African American Woman with unique birthmark


8 Sep 2020 Brooklyn
African American Woman dressed formally.
Photo by Kennedi Carter

LOCATION: Old Fulton Street and Prospect Street, DUMBO Brooklyn
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The verb “to flex” essentially has one of two meanings. It can mean to show off, to gloat, or to boast—which is the most popular definition of the word. However, it can also mean to put on a fake front, to fake it, or force it. The second definition is usually used in conjunction with the first—as in, someone who’s gloating about something that they’ve really got no right to gloat about, lying about an accomplishment, or exaggerating the truth.

Kennedi Carter (b. 1998) explores ideas of Blackness related to wealth, power, respect, and belonging in her new series of photographs. Carter dressed friends and acquaintances in historically-inspired costumes that represent wealth and power. History is referenced, rejected, and reimagined. The images compel us to ask questions: How can looking back in time move me forward? Who and what represents wealth? Does money mean respect? Where do I fit? What assumptions do I make based on appearance? Who is flexing? What is underneath wealth and power? What makes me feel seen? Where do I belong?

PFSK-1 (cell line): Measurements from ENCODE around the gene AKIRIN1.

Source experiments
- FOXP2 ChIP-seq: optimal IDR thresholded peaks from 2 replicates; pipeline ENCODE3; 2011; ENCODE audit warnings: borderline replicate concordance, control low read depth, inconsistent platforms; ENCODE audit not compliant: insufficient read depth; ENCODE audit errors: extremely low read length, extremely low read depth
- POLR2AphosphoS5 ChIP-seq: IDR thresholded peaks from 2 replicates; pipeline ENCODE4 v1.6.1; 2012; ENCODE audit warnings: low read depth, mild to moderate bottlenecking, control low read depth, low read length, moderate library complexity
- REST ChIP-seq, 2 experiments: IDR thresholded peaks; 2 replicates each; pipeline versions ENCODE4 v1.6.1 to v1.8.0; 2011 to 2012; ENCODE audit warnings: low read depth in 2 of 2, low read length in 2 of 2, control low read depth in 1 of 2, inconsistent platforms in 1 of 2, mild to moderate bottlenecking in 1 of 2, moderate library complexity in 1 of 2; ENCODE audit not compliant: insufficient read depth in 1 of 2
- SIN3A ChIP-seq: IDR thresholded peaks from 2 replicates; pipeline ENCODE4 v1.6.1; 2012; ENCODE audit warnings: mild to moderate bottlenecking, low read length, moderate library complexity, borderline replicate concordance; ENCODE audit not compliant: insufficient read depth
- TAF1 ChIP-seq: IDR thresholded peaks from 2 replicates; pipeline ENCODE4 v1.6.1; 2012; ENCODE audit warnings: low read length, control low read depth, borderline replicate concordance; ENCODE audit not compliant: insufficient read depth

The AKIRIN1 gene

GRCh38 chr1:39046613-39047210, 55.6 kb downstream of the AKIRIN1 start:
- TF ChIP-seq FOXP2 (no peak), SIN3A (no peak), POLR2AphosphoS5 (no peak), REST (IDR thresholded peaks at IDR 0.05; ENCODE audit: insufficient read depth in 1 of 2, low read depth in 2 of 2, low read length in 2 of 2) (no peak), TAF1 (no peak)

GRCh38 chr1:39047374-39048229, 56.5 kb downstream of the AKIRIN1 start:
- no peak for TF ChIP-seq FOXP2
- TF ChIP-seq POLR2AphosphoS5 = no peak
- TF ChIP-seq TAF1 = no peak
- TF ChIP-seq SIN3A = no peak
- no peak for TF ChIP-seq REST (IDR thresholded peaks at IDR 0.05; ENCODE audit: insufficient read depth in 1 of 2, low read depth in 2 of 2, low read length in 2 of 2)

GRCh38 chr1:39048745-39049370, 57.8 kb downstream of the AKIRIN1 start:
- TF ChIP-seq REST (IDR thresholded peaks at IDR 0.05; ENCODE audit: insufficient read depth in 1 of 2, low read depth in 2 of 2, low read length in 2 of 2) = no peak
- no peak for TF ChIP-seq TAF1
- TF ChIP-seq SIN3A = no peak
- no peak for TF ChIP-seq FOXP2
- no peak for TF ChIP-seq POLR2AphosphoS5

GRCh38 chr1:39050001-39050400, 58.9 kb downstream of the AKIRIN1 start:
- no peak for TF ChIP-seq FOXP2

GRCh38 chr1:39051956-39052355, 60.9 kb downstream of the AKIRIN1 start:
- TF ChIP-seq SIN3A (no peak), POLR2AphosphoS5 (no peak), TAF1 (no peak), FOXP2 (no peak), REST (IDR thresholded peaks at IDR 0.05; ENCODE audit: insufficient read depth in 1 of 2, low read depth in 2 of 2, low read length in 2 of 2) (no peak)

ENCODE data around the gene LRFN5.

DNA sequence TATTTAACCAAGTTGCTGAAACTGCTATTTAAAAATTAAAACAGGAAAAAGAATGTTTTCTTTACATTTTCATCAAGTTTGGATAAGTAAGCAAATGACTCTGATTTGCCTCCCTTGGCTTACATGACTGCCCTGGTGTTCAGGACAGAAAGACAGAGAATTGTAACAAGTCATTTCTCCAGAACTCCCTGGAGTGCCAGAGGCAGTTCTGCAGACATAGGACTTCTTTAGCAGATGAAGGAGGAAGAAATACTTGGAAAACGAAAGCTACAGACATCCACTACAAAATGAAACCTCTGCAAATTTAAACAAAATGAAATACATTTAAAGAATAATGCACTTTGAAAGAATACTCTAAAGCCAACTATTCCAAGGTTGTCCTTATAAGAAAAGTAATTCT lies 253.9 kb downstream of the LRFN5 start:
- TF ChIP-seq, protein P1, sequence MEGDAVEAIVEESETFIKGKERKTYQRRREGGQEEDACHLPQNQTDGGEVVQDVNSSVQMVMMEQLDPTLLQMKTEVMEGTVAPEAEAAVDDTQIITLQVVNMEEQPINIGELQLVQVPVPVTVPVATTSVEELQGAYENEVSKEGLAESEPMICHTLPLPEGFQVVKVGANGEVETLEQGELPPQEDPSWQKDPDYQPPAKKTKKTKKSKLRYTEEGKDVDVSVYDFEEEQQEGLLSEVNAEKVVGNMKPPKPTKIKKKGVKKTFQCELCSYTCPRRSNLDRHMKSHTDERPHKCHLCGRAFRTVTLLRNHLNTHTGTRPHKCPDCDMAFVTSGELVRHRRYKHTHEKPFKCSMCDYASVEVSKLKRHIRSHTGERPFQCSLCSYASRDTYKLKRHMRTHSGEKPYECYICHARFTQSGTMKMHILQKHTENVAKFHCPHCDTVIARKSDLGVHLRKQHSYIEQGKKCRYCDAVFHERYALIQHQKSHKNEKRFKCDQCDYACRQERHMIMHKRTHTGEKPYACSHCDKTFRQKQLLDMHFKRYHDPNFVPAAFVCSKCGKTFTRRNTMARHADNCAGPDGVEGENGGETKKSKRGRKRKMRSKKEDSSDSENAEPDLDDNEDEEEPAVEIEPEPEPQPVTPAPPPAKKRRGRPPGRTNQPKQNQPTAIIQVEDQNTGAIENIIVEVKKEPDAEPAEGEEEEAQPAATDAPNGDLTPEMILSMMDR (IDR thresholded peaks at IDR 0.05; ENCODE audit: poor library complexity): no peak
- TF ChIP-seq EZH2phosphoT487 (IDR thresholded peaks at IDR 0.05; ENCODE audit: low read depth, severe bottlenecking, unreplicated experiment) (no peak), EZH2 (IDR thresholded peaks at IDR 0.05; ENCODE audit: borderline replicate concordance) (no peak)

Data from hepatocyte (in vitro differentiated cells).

From What Does “Flex” Mean In Slang? Or, Why Both “No Flex Zones” and “Flex Friendly Zones” Are Necessary By Mehak Anwar, Bustle

Featuring: Kennedi Carter


A Durham, North Carolina native by way of Dallas, Texas, Kennedi Carter is a fine art photographer and creative director with a primary focus on Black subjects. Her work highlights the aesthetics and sociopolitical aspects of Blackness as well as the overlooked beauties of the Black experience: skin, texture, trauma, peace, love, and community. Her work aims to reinvent notions of creativity and confidence in the realm of Blackness.